PGA professional with cerebral palsy hopes others will follow in his footsteps

PGA professional with cerebral palsy hopes others will follow in his footsteps

A PGA professional with cerebral palsy hopes his achievement will encourage more players with a disability to follow in his footsteps.

Gregor McDonald recently graduated from the PGA’s degree programme to become a fully qualified professional, successfully completing modules ranging from coaching and club repairs to sports science, business principles and finance.

McDonald’s physical limitations meant that he effectively had to perform club repairs with one hand, but the 27-year-old did not ask for any accommodations to be made for his condition.

“I’m very proud of myself,” McDonald, who is based at the Cluny Clays facility in Kirkcaldy, told the PA news agency.

“It was a massive weight lifted off my shoulders when I found out I’d passed and a massive achievement for myself. I didn’t think I would get there when I was younger so it’s good to be able to do something I’m passionate about as my job.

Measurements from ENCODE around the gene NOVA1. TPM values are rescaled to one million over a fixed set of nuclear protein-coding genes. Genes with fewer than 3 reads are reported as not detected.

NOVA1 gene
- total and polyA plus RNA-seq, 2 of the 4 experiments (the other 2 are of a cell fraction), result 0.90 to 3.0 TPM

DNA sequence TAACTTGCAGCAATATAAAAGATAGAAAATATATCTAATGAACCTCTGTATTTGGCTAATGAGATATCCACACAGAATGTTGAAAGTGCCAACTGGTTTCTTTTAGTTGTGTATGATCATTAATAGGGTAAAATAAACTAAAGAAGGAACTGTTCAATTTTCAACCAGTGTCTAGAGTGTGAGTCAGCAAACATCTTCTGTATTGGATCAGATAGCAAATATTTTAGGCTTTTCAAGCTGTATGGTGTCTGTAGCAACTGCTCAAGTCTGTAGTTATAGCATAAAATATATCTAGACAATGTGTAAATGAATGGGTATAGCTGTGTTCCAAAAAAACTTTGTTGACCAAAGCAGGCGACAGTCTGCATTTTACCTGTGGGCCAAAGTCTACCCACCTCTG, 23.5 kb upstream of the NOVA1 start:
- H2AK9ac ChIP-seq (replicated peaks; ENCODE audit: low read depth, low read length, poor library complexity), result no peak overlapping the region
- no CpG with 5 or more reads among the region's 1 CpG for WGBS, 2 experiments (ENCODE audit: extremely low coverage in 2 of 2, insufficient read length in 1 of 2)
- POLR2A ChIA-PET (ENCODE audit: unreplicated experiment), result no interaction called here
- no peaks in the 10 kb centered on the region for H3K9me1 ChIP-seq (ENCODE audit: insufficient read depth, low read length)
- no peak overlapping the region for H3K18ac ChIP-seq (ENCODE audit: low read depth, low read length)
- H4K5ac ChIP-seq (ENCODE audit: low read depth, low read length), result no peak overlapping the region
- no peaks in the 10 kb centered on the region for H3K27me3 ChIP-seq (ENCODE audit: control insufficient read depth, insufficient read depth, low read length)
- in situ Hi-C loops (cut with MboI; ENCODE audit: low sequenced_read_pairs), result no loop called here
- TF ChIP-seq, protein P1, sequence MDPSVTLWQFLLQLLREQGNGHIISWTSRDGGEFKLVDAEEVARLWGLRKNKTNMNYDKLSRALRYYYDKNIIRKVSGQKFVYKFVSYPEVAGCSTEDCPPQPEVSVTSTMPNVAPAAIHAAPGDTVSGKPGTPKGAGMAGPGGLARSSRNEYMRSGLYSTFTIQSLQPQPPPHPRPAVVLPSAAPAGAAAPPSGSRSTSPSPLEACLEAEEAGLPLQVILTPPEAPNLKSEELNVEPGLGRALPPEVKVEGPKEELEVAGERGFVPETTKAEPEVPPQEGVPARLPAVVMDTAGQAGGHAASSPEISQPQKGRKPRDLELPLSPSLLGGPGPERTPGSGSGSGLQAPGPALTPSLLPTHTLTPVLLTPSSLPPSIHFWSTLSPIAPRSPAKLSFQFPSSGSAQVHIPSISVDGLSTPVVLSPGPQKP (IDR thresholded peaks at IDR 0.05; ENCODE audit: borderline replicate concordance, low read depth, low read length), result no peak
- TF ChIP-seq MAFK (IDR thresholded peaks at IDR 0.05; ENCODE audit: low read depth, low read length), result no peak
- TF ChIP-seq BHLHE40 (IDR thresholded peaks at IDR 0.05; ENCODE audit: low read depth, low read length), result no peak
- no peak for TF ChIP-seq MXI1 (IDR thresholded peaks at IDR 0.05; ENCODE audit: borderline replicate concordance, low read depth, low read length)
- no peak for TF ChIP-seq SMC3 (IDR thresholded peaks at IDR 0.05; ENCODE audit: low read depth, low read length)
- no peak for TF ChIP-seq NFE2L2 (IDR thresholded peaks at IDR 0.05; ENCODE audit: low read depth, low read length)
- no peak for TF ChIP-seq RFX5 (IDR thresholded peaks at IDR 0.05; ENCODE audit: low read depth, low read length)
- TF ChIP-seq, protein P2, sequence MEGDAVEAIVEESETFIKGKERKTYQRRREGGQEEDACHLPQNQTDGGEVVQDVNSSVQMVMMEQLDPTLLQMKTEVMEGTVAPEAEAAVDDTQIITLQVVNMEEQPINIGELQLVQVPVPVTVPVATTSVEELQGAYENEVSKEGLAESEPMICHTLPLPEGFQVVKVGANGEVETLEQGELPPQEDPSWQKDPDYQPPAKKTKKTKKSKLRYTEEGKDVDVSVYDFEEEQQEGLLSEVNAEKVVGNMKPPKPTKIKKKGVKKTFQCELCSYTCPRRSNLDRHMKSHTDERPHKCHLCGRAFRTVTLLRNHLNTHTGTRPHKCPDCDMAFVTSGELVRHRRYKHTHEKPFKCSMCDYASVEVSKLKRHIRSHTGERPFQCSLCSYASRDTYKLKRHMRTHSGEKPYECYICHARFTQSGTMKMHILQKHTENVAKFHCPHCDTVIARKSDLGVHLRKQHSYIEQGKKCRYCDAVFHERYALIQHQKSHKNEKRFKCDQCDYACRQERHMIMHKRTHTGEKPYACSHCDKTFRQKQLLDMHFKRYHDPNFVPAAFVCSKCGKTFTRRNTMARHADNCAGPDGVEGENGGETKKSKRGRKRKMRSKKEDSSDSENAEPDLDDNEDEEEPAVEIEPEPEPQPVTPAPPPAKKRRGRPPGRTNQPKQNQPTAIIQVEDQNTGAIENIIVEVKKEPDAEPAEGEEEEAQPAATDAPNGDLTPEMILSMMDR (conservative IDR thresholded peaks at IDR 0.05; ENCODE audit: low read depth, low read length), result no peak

“I don’t actually know any other disabled PGA pros at the moment so I hope it inspires a lot of people to do this. There’s no limits on what you can and can’t do. You can always achieve what you want to.

“I’ve proved that a disability shouldn’t stop you from pursuing your goals.”

McDonald was introduced to golf by his father Steve and had to make numerous adjustments to his game due to his condition.

“My dad took me to a local driving range and taught me all the basics,” McDonald said.

“I wouldn’t say I was a natural, but my dad worked hard with me in terms of getting everything correct. There were a lot of compensations in how I hold the club and I play cack-handed.

“There’s very little strength in my right arm so it’s mainly all left-hand power. My right hand basically just holds on to the club and I have lighter shafts in my clubs to help me get a wee bit of extra distance.

“I went on to get lessons from Craig (Donnelly), who is now my boss, and then did a college course in professional golf at Elmwood and then the natural progression was to go on and do the PGA course.

“Graduating from that is a nice reward for all the hard work I’ve put in, as well as for those who have helped me.”